Timber? Aluminium? The answer may surprise you. Comfort sitting outdoors can depend on many factors: position, view, shelter, microclimate, social comfort and more – see our Gehl cheatsheet on how to place seats in the city. The temperature of the seat under you can also contribute. Metal, for example, is commonly thought to be hottest in summer and coldest in winter. Street Furniture Australia’s inhouse engineers ran a study, dubbed the Goldilocks Batten Project, to get to the truth. Access the full Goldilocks Report (730KB). They tested anodised, powdercoated and woodgrain aluminium, and oiled hardwood (Jarrah) battens. For comparison, they also looked at raw aluminium – a material we do not use in seats. The battens were placed in the sun, and the temperature recorded regularly. The engineers noted how …
Six women passionate about landscape joined the International Women’s Day breakfast table with Street Furniture Australia, to discuss equality and this year’s theme, #BeBoldForChange. Industry veteran Oi Choong says landscape architecture encouraged her to be bold from the start – to her, it was a “joy” of the profession. “It was a new profession, so you were able to reach your tentacles everywhere. We were allowed to extend our vision and be bold. We experimented, we tried to integrate with other disciplines. We claimed our territory,” she says. With more than thirty years of practice in Australia, Malaysia, Singapore, China and the UAE, the current Consulting Partner with Context says offers to work internationally were joyously formative in her early career. “They gave me the opportunity to leap in, almost blindly, …
Marrickville Public School is the winner of the $100,000 My Park Rules competition playground transformation. The contest, hosted by AILA and 202020 Vision, encouraged schools to submit ideas on how to reinvigorate their outdoor spaces. Jury Chair Kylie Legge, from Place Partners, says the winning New South Wales school’s community spirit inspired the jury of landscape and greening experts, which included Lucy Turnbull. “The community of students, staff and parents illustrates how the creation of a shared vision can also be a call to arms to be the change you want to see in the world,” she says. Expanses of hard asphalt will be lifted to make way for green space, including an orchard zone to grow food with the local community. Tract Consultants designed the new space in collaboration with the school. Proud sponsor …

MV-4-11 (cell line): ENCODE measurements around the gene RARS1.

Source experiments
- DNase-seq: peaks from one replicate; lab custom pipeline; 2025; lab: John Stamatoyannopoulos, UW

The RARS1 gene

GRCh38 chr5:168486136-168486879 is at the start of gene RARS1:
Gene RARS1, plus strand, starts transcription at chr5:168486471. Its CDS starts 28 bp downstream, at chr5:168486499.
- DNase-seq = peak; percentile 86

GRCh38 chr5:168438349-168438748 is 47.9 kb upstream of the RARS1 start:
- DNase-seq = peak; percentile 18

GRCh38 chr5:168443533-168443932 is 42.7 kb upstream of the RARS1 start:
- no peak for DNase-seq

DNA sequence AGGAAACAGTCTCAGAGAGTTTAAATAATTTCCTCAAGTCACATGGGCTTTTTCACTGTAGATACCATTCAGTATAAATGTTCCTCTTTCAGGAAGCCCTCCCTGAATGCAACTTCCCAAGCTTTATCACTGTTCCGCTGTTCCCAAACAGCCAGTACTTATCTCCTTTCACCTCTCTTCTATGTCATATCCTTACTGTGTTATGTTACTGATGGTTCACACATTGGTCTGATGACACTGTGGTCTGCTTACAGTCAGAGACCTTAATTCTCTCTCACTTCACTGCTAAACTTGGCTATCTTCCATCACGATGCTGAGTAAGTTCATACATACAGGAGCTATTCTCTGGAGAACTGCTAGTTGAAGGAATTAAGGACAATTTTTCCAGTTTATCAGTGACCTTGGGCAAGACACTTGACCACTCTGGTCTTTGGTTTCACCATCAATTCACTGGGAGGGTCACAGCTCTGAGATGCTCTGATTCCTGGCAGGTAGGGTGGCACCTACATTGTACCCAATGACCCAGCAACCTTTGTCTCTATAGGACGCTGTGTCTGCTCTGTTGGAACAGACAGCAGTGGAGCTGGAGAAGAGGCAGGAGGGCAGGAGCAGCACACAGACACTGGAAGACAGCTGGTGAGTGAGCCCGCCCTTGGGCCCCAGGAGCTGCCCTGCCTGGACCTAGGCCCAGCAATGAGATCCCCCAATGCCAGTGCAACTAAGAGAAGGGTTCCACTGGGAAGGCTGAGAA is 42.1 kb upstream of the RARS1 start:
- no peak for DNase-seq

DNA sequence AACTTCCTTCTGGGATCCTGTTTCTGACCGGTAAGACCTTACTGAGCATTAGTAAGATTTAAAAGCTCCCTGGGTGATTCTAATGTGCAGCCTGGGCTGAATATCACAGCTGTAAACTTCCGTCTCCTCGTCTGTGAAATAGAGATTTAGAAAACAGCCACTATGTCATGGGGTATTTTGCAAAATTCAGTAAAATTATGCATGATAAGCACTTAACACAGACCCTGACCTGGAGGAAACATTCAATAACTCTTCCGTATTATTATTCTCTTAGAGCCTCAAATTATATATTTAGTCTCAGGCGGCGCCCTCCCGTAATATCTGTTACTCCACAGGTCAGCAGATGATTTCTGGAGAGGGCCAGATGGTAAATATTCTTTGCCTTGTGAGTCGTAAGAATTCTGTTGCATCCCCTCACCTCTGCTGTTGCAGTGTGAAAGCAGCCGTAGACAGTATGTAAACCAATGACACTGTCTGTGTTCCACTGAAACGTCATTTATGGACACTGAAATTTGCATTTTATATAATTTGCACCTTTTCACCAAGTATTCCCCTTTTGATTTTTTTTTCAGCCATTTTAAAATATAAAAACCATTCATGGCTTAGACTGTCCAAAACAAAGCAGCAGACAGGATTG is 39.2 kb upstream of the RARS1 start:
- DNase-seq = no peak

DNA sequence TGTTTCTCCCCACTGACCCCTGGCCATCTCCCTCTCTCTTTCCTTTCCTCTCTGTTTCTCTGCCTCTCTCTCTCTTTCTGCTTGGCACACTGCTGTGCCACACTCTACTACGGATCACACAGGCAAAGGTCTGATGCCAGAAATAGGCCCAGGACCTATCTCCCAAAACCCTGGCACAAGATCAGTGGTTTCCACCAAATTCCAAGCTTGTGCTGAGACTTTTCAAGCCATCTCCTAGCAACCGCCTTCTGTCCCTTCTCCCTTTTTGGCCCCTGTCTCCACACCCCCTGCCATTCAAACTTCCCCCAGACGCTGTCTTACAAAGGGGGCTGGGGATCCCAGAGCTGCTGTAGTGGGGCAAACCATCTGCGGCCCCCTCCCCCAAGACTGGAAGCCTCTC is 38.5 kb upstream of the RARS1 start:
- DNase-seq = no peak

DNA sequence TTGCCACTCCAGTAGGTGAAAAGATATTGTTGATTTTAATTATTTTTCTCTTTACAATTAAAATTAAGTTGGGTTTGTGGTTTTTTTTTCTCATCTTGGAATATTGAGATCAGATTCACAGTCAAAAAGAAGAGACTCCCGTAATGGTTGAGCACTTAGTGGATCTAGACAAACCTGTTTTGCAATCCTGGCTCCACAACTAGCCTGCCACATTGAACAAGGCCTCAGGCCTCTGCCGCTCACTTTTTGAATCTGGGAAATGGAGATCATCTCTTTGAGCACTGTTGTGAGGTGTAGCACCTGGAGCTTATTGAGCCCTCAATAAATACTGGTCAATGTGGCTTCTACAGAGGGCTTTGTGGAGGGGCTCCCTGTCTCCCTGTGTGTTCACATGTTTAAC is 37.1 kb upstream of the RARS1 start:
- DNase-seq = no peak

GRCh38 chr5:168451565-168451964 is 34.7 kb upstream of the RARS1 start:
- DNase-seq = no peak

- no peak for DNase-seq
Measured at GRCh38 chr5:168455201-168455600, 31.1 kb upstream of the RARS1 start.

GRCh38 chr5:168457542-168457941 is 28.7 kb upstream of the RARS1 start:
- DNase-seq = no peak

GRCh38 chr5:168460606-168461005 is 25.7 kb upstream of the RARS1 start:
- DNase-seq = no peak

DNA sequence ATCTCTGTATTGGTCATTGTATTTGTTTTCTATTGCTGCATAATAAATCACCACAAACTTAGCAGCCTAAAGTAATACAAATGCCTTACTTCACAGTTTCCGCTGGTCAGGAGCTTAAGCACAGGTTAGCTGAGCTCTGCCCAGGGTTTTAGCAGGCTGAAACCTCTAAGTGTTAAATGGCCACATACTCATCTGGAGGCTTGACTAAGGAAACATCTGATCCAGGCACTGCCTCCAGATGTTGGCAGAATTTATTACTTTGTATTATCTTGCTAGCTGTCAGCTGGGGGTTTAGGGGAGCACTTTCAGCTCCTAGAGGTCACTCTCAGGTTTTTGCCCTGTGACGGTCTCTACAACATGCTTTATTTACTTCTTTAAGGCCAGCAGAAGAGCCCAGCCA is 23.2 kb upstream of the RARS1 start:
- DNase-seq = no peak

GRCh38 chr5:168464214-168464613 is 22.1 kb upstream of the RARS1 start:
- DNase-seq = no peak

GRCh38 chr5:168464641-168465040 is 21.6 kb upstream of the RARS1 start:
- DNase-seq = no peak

Close to 100 pleas for new parks have flooded in for the My Park Rules competition, with eight state and territory finalists teaming up with leading landscape architects to pitch for the coveted playground makeover. The judging panel, including Lucy Turnbull AO, Sacha Coles from ASPECT Studios and Mary Jeavons from Jeavons Landscape Architecture, will consider each pitch in March, and announce the national winner on May 1. Street Furniture Australia is delighted to be an official sponsor of the competition. Highgate Primary School in Western Australia, which received 870 votes to propel it into the state round of the contest, will bid to transform bitumen and sandy yards under the guidance of UDLA. Snug Primary School in Tasmania, paired with Playstreet Urban Design, dreams of transforming empty fields from out-of-bounds to creative fitness haven. Sydney’s …